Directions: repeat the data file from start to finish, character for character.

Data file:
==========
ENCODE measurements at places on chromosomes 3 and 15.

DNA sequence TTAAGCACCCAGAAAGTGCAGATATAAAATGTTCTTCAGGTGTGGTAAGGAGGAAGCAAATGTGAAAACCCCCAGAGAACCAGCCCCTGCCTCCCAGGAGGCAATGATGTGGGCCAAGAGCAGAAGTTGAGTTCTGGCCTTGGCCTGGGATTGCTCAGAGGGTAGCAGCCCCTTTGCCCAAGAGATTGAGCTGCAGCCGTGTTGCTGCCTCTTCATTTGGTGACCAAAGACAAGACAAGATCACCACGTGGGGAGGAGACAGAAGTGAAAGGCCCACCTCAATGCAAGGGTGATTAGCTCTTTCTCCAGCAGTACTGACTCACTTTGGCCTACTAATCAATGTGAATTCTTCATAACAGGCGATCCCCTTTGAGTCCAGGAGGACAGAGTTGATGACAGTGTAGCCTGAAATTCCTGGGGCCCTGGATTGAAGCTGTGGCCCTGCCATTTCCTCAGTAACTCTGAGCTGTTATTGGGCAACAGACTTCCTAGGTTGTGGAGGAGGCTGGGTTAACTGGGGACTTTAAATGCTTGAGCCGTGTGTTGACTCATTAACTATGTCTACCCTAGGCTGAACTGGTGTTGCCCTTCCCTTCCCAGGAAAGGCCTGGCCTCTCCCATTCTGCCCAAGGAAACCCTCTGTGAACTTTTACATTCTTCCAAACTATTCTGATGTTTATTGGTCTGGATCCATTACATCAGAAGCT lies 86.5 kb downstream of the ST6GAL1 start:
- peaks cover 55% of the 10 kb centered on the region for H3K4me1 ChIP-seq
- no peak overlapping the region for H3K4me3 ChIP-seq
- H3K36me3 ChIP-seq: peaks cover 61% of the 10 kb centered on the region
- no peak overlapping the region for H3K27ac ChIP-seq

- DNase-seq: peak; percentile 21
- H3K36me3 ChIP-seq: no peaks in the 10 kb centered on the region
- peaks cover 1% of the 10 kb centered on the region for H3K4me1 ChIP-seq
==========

ENCODE measurements at places on chromosomes 3 and 15.

DNA sequence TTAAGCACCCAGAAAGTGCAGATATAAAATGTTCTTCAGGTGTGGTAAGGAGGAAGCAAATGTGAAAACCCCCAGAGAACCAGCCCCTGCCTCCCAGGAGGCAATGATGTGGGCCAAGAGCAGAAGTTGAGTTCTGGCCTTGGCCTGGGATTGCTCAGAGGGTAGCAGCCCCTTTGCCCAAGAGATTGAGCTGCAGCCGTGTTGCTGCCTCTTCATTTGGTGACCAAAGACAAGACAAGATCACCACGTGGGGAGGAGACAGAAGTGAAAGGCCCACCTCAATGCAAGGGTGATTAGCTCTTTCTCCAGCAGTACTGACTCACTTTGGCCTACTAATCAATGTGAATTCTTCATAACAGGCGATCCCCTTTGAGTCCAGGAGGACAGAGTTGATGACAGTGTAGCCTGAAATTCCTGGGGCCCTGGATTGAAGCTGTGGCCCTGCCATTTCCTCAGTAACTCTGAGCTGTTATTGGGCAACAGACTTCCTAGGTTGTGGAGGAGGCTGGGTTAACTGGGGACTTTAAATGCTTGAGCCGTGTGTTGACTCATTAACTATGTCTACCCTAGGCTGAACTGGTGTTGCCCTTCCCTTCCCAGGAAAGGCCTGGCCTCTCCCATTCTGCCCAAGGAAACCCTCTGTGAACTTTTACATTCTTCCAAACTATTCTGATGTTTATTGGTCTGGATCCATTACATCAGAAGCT lies 86.5 kb downstream of the ST6GAL1 start:
- peaks cover 55% of the 10 kb centered on the region for H3K4me1 ChIP-seq
- no peak overlapping the region for H3K4me3 ChIP-seq
- H3K36me3 ChIP-seq: peaks cover 61% of the 10 kb centered on the region
- no peak overlapping the region for H3K27ac ChIP-seq

- DNase-seq: peak; percentile 21
- H3K36me3 ChIP-seq: no peaks in the 10 kb centered on the region
- peaks cover 1% of the 10 kb centered on the region for H3K4me1 ChIP-seq